Mom likely doesn't even understand all the hair stuff

  9. #9

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    These issues are always dicey. I don't think your mother is purposefully being ornary. I think she sees herself as helpful.

    I'm wondering if there's a way you can couch the discussion in a framework of appreciating her and her assistance. Whatever you choose to say, I don't recommend coming across that you don't appreciate her efforts.

    ETA: I mean, I wouldn't be critical as in, Mom I don't want you brushing her hair. I'm wondering if there's an almost humorous approach you could use, too. But whatever you say, if you say something at all, I recommend making sure the focus is about what a great Grandma she is. Asking for help is always a great way to handle things.

    I think that some version of what you wrote here would be good. I wouldn't recommend going in to all this hair care stuff since, even if you do, she'll likely still do what she thinks is right or proper or looks better.

    I would focus on how helpful she is and can she help you in one more small matter by being positive about the hair, even the crazy hair. What's the tone this is being said with, by the way? IF it's fun-loving, then I wouldn't sweat it overly. IF it's critical, then yeah, maybe that's a problem.

    My bet is she too has little-to-no experience with curly hair. Parents of such kids, when the parents don't have experience with such a hair type, often try to apply their ideas of how they care for their hair to this hair type, and it takes the kids decades to figure a workable solution, if ever.

    You could then, under the guise of helping you, request not to brush the hair. And there you are.

    I would think about your goal, your aim, what result you're seeking. Do you want cooperation on the hair care and language about the hair? If yes, then focus on how to get that, and usually, complimenting and asking for help is the best method. Do you want to air your personal grievance with her about how she may have contributed to your feelings about your own self esteem? IF yes, that's a different issue and not part of your daughter's hair -- it's just that this situation is pressing that button. That will likely be more confrontational, then, and you won't be getting cooperation per se on your daughter's hair.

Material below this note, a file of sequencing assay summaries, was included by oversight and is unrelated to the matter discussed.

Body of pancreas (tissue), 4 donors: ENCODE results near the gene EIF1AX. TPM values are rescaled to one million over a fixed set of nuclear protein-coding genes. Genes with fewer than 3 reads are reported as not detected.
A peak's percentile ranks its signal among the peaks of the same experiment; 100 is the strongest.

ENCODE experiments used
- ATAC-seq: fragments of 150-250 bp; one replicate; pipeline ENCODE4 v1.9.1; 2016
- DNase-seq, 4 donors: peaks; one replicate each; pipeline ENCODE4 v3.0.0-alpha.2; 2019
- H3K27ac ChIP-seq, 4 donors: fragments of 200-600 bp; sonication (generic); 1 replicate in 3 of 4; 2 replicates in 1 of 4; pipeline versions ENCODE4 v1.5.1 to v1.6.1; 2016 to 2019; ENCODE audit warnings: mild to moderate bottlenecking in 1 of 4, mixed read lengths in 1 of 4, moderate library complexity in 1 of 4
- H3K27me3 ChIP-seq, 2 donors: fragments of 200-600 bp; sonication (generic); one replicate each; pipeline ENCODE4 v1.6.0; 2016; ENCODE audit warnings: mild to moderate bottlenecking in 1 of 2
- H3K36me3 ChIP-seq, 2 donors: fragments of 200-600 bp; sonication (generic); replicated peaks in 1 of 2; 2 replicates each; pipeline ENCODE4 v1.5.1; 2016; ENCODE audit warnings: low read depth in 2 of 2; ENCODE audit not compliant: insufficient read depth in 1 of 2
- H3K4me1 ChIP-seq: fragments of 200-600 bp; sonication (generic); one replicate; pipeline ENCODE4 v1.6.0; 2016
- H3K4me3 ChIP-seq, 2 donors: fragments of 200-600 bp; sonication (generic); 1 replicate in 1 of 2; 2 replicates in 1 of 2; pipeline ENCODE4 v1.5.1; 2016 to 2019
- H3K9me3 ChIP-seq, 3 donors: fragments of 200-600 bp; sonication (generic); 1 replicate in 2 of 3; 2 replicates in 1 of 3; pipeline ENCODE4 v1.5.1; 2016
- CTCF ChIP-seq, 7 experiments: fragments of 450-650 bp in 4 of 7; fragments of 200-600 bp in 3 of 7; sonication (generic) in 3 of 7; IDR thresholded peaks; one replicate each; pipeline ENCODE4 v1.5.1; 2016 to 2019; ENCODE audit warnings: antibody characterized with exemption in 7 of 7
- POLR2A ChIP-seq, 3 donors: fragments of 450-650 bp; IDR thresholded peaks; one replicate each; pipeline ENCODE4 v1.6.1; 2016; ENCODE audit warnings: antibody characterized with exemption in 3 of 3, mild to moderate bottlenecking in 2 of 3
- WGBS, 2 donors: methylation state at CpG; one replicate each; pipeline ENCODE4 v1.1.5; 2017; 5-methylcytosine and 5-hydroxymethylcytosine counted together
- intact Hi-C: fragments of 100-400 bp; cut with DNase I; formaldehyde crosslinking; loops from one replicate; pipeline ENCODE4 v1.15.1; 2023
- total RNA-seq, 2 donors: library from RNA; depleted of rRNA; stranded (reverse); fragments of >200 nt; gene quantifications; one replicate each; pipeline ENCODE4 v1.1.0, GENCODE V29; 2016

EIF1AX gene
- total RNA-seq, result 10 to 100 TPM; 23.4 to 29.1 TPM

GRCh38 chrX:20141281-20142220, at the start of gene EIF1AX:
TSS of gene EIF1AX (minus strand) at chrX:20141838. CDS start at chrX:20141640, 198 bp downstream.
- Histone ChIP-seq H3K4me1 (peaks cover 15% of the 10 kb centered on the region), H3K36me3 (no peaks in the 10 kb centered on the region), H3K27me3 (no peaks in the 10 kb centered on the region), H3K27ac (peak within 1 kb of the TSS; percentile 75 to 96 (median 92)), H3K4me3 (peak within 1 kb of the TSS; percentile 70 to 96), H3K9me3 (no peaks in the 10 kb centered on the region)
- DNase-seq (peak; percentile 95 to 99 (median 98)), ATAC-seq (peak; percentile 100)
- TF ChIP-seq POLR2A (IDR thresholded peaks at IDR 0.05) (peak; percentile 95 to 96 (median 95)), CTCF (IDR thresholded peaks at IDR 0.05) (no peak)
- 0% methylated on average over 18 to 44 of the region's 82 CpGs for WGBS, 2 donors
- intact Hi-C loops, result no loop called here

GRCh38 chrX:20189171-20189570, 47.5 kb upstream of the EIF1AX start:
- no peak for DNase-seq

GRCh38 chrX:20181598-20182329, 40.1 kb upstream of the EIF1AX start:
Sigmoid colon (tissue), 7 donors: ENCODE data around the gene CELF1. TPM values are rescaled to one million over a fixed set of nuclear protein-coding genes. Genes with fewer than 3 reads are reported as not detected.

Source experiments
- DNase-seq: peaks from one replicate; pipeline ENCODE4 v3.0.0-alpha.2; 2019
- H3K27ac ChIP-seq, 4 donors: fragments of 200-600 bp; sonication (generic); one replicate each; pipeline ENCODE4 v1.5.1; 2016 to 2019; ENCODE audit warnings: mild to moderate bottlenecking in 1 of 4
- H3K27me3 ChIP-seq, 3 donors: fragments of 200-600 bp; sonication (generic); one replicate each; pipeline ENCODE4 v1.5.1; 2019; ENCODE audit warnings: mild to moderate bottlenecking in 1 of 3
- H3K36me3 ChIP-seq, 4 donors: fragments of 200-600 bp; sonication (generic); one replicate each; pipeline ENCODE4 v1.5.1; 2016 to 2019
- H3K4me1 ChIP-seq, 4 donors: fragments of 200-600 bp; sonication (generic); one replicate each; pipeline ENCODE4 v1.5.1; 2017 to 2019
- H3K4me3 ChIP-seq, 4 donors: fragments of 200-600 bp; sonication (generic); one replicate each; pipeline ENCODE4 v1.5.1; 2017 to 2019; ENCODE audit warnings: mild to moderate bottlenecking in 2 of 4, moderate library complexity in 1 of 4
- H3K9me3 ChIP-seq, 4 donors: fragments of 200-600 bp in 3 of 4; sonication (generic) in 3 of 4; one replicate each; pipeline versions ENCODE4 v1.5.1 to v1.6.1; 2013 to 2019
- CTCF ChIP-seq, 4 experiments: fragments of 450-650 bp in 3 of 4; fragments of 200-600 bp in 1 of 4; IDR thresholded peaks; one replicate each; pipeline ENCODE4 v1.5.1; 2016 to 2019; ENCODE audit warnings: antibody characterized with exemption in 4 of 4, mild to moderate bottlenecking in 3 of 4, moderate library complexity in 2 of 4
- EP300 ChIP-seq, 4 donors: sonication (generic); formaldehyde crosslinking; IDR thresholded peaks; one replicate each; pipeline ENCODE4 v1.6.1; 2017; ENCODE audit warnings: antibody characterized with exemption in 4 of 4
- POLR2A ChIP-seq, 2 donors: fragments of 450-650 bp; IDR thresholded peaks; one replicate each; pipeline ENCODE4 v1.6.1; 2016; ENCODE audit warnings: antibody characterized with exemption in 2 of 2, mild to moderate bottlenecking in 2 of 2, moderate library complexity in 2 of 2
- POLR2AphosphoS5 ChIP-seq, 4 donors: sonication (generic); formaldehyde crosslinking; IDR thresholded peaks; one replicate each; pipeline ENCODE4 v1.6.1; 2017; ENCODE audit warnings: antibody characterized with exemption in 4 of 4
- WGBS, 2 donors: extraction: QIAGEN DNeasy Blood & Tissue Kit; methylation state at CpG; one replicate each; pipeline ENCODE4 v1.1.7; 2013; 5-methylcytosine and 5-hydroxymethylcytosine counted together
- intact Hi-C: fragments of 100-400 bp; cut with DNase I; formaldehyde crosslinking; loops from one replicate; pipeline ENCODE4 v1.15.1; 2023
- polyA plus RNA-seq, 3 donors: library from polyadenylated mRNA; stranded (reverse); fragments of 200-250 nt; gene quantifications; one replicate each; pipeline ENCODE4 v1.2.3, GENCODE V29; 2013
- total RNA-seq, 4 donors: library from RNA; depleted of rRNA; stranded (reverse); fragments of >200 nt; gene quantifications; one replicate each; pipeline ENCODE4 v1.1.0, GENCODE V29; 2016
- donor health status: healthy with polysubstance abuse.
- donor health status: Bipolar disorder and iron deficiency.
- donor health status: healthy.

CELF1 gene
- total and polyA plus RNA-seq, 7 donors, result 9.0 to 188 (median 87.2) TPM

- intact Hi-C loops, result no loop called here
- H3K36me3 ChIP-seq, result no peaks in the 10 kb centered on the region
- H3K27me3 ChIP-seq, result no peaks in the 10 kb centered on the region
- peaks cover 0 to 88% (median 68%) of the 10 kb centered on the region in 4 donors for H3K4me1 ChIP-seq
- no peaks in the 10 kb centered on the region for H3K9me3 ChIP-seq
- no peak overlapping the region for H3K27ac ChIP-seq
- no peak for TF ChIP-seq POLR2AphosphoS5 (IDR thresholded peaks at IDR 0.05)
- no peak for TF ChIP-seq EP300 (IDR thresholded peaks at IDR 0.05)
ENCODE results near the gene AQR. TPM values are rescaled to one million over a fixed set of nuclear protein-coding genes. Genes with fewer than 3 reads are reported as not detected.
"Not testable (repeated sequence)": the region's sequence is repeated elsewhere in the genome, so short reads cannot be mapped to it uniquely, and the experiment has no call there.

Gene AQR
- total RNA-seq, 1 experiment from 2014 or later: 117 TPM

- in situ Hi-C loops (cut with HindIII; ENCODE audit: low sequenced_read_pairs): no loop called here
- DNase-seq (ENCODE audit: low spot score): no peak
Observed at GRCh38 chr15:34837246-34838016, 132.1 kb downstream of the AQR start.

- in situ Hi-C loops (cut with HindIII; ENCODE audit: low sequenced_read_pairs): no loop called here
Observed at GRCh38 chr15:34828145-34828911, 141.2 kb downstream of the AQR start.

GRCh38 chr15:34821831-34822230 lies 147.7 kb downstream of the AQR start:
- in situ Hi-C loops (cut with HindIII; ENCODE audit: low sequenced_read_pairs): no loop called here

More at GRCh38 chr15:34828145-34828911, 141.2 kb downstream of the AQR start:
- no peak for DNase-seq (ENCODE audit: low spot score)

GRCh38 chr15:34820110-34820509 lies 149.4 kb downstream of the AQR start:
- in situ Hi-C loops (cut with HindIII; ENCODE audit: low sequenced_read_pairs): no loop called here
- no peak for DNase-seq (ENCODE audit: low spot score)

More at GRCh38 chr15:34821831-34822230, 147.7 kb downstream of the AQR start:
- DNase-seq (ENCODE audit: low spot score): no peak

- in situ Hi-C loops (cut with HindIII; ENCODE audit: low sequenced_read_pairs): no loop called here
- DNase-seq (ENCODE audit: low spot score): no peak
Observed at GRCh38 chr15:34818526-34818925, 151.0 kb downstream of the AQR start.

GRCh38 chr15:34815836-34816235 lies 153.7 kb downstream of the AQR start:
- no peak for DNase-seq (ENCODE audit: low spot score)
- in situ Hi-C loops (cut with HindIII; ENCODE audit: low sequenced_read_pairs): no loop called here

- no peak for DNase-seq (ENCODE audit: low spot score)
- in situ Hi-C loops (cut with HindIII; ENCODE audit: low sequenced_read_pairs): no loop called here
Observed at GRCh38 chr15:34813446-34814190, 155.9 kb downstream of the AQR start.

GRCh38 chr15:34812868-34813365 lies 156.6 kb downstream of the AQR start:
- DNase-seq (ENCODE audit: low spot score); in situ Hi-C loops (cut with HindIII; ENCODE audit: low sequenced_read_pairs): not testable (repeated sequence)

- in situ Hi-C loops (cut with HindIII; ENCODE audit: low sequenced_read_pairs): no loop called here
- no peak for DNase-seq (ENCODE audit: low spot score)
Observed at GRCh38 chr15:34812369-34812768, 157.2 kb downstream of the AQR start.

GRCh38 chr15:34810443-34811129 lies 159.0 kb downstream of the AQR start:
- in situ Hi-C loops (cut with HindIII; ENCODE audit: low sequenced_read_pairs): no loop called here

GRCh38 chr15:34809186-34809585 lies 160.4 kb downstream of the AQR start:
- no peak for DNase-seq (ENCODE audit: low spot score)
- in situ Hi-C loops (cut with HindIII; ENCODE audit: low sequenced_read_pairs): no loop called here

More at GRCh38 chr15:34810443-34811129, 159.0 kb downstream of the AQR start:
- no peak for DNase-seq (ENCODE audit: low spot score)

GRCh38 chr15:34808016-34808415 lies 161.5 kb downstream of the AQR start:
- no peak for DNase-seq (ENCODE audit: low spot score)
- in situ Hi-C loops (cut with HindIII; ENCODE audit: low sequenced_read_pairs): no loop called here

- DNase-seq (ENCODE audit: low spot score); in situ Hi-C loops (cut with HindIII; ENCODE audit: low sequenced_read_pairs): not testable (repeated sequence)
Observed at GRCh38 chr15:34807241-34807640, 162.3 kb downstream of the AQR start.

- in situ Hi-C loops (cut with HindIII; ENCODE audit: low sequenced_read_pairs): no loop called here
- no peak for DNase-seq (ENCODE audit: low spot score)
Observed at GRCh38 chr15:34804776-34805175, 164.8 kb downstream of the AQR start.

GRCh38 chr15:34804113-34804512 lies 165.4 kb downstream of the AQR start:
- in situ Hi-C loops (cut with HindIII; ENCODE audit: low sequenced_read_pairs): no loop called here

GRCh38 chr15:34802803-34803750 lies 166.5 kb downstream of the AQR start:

IF you want to discuss both, I recommend separate conversations somehow, and really watch the tone, body language, and be sure to make plenty of room for her to show up and share her side. Otherwise she may just poo-poo your viewpoint and call you silly somehow as a defensive tactic. At a certain point in our lives, we are responsible for how we feel about things. Also it's my general understanding that mothers already feel guilty enough and plopping another one on that kinda questions her mothering skills would not be a good method for either conversation.

    It just all depends on what you want, what you can let go of to get what you want, and the priorities you have for each matter.

    heidi w.
    Last edited by heidi w.; May 1st, 2008 at 04:17 PM.

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  10. #10
    Persistent Procrastinator teela1978's Avatar
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    Quote Originally Posted by eadwine View Post
    Grandparents will be grandparents. Just fix it when something has been done to it. Is it really THAT needed to make a big deal out of it if it is fixable? At least she didn't cut it

    Mom likely doesn't even understand all the hair stuff
    I think this is probably the best approach. So grandma brushes it a bit, most curly girls know that they have crazy hair when brushed. Eventually Allie will get old enough to say "DON'T brush my hair grandma" till then she'll have some funky days when visiting the grandparents.

    I don't have kids, but I've found that when dealing with my mom on other issues she really doesn't appreciate being told how to do things by me. She is the mother and therefore always right in her mind. An occasional brushing is not going to cause too much harm, and probably isn't worth the aggravation that bringing it up causes.